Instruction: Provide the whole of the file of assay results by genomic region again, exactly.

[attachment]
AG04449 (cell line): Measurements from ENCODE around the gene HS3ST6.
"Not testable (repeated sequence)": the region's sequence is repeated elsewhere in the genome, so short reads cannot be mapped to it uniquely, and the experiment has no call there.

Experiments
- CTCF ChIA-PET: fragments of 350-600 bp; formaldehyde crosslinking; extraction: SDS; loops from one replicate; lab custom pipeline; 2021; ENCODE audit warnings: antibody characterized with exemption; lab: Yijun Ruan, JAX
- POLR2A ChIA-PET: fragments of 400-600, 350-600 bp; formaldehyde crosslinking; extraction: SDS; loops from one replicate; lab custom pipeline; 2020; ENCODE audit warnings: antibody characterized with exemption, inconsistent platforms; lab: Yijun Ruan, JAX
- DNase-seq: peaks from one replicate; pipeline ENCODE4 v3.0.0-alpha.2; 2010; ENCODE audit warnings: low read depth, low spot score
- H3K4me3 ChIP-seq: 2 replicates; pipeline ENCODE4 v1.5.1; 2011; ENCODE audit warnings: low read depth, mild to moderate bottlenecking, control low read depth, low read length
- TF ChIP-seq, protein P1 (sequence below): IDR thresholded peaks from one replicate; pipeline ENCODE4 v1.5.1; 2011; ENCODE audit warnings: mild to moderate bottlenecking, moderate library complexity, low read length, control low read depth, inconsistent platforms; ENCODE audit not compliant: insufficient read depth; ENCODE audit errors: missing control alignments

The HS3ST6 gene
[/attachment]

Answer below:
AG04449 (cell line): Measurements from ENCODE around the gene HS3ST6.
"Not testable (repeated sequence)": the region's sequence is repeated elsewhere in the genome, so short reads cannot be mapped to it uniquely, and the experiment has no call there.

Experiments
- CTCF ChIA-PET: fragments of 350-600 bp; formaldehyde crosslinking; extraction: SDS; loops from one replicate; lab custom pipeline; 2021; ENCODE audit warnings: antibody characterized with exemption; lab: Yijun Ruan, JAX
- POLR2A ChIA-PET: fragments of 400-600, 350-600 bp; formaldehyde crosslinking; extraction: SDS; loops from one replicate; lab custom pipeline; 2020; ENCODE audit warnings: antibody characterized with exemption, inconsistent platforms; lab: Yijun Ruan, JAX
- DNase-seq: peaks from one replicate; pipeline ENCODE4 v3.0.0-alpha.2; 2010; ENCODE audit warnings: low read depth, low spot score
- H3K4me3 ChIP-seq: 2 replicates; pipeline ENCODE4 v1.5.1; 2011; ENCODE audit warnings: low read depth, mild to moderate bottlenecking, control low read depth, low read length
- TF ChIP-seq, protein P1 (sequence below): IDR thresholded peaks from one replicate; pipeline ENCODE4 v1.5.1; 2011; ENCODE audit warnings: mild to moderate bottlenecking, moderate library complexity, low read length, control low read depth, inconsistent platforms; ENCODE audit not compliant: insufficient read depth; ENCODE audit errors: missing control alignments

The HS3ST6 gene